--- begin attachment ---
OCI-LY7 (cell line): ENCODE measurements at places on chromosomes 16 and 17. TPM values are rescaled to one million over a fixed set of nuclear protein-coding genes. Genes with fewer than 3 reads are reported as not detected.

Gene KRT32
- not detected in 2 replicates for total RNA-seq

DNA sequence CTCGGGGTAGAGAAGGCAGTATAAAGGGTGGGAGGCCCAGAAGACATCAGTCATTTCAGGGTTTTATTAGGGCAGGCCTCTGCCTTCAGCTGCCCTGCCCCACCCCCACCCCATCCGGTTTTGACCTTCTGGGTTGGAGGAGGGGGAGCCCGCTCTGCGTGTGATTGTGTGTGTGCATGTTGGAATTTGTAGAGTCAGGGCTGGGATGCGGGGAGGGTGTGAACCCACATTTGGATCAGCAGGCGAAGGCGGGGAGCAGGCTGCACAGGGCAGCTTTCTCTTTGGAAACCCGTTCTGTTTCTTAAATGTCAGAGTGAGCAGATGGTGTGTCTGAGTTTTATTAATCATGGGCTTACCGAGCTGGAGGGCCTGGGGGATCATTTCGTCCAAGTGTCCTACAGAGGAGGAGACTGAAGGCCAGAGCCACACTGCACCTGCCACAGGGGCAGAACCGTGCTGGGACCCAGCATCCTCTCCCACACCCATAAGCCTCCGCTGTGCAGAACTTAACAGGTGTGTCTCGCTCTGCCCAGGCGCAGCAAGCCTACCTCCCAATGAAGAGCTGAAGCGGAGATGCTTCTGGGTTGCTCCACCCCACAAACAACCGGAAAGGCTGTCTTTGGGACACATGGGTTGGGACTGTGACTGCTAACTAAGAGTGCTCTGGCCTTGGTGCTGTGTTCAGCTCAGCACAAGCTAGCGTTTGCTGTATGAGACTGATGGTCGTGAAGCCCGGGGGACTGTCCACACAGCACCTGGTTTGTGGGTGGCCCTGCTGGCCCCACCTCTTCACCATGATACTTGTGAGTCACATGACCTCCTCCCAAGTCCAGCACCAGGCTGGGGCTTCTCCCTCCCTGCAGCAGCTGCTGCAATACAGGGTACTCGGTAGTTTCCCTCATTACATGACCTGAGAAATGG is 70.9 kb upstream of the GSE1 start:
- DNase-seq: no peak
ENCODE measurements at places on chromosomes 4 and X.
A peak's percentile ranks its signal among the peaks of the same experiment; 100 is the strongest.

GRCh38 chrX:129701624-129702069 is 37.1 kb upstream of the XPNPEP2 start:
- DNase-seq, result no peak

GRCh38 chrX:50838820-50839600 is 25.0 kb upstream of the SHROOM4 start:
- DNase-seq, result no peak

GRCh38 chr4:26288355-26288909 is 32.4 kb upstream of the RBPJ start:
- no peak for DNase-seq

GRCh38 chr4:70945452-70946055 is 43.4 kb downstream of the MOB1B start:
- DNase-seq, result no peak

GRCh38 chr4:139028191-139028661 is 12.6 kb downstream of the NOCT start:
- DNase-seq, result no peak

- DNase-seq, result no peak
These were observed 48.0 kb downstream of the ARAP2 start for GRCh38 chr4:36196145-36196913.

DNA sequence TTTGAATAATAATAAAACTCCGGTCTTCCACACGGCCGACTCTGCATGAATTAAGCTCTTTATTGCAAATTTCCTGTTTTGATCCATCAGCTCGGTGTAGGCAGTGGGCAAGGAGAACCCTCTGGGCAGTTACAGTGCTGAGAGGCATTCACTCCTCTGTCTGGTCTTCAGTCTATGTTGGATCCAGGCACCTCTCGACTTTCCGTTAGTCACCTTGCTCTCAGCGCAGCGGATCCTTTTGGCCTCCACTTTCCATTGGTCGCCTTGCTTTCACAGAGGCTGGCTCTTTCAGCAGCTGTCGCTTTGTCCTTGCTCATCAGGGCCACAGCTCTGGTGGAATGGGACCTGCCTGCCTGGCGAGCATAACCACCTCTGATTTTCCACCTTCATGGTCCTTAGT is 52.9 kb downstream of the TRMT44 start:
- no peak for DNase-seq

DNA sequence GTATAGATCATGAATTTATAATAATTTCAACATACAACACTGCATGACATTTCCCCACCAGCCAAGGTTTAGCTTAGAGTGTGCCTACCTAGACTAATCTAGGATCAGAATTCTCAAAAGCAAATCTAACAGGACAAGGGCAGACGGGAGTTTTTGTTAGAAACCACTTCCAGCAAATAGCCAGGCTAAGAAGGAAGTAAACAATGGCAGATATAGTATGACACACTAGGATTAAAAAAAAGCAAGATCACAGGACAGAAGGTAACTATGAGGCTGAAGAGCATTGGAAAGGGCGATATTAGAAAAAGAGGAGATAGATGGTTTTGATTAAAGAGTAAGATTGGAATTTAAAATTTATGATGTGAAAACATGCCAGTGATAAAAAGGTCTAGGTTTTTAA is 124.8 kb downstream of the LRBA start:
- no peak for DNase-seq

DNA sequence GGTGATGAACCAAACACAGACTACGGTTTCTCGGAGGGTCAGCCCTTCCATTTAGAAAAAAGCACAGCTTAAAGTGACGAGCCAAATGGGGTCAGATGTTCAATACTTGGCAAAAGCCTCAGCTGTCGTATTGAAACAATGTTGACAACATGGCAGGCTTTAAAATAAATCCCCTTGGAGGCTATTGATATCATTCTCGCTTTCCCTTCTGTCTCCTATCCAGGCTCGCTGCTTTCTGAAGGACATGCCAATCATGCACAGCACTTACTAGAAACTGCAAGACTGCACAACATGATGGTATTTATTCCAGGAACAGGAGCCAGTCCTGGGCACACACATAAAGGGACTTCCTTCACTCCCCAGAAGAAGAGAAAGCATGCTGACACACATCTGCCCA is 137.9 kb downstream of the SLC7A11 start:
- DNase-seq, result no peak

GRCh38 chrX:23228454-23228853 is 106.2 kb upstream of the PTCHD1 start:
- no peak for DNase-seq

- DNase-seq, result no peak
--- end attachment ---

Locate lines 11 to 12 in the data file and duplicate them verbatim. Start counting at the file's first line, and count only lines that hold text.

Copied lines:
- DNase-seq, result no peak

GRCh38 chr4:26288355-26288909 is 32.4 kb upstream of the RBPJ start: